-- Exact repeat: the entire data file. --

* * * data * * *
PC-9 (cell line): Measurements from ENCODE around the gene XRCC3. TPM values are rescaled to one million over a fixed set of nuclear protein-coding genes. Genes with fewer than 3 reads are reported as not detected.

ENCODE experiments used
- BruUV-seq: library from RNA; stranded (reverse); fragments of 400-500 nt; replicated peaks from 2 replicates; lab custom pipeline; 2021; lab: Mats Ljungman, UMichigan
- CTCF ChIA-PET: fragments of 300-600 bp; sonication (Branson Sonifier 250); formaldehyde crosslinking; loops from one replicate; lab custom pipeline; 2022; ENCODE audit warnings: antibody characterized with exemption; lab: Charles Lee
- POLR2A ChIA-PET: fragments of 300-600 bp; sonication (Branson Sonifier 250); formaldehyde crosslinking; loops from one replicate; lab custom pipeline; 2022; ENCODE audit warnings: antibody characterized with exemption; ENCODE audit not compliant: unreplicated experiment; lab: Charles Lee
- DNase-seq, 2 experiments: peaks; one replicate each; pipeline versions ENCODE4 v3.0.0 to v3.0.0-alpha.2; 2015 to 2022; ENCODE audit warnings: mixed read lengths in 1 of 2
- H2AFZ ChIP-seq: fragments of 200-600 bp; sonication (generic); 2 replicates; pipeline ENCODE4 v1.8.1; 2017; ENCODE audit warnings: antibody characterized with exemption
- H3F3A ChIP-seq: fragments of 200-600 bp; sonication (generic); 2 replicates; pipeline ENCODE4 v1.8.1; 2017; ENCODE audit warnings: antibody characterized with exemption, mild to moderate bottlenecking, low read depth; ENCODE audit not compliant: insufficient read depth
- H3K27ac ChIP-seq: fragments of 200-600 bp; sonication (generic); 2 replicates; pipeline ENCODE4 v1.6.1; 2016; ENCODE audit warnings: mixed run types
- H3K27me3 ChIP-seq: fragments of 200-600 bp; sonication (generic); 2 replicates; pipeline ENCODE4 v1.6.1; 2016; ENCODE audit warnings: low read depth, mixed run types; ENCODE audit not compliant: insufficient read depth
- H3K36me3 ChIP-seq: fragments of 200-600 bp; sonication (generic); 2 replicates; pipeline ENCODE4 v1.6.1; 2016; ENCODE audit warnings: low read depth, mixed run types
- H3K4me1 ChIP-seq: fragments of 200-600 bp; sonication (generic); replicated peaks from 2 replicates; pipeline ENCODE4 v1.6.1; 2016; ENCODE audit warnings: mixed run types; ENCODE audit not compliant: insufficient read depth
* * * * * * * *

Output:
PC-9 (cell line): Measurements from ENCODE around the gene XRCC3. TPM values are rescaled to one million over a fixed set of nuclear protein-coding genes. Genes with fewer than 3 reads are reported as not detected.

ENCODE experiments used
- BruUV-seq: library from RNA; stranded (reverse); fragments of 400-500 nt; replicated peaks from 2 replicates; lab custom pipeline; 2021; lab: Mats Ljungman, UMichigan
- CTCF ChIA-PET: fragments of 300-600 bp; sonication (Branson Sonifier 250); formaldehyde crosslinking; loops from one replicate; lab custom pipeline; 2022; ENCODE audit warnings: antibody characterized with exemption; lab: Charles Lee
- POLR2A ChIA-PET: fragments of 300-600 bp; sonication (Branson Sonifier 250); formaldehyde crosslinking; loops from one replicate; lab custom pipeline; 2022; ENCODE audit warnings: antibody characterized with exemption; ENCODE audit not compliant: unreplicated experiment; lab: Charles Lee
- DNase-seq, 2 experiments: peaks; one replicate each; pipeline versions ENCODE4 v3.0.0 to v3.0.0-alpha.2; 2015 to 2022; ENCODE audit warnings: mixed read lengths in 1 of 2
- H2AFZ ChIP-seq: fragments of 200-600 bp; sonication (generic); 2 replicates; pipeline ENCODE4 v1.8.1; 2017; ENCODE audit warnings: antibody characterized with exemption
- H3F3A ChIP-seq: fragments of 200-600 bp; sonication (generic); 2 replicates; pipeline ENCODE4 v1.8.1; 2017; ENCODE audit warnings: antibody characterized with exemption, mild to moderate bottlenecking, low read depth; ENCODE audit not compliant: insufficient read depth
- H3K27ac ChIP-seq: fragments of 200-600 bp; sonication (generic); 2 replicates; pipeline ENCODE4 v1.6.1; 2016; ENCODE audit warnings: mixed run types
- H3K27me3 ChIP-seq: fragments of 200-600 bp; sonication (generic); 2 replicates; pipeline ENCODE4 v1.6.1; 2016; ENCODE audit warnings: low read depth, mixed run types; ENCODE audit not compliant: insufficient read depth
- H3K36me3 ChIP-seq: fragments of 200-600 bp; sonication (generic); 2 replicates; pipeline ENCODE4 v1.6.1; 2016; ENCODE audit warnings: low read depth, mixed run types
- H3K4me1 ChIP-seq: fragments of 200-600 bp; sonication (generic); replicated peaks from 2 replicates; pipeline ENCODE4 v1.6.1; 2016; ENCODE audit warnings: mixed run types; ENCODE audit not compliant: insufficient read depth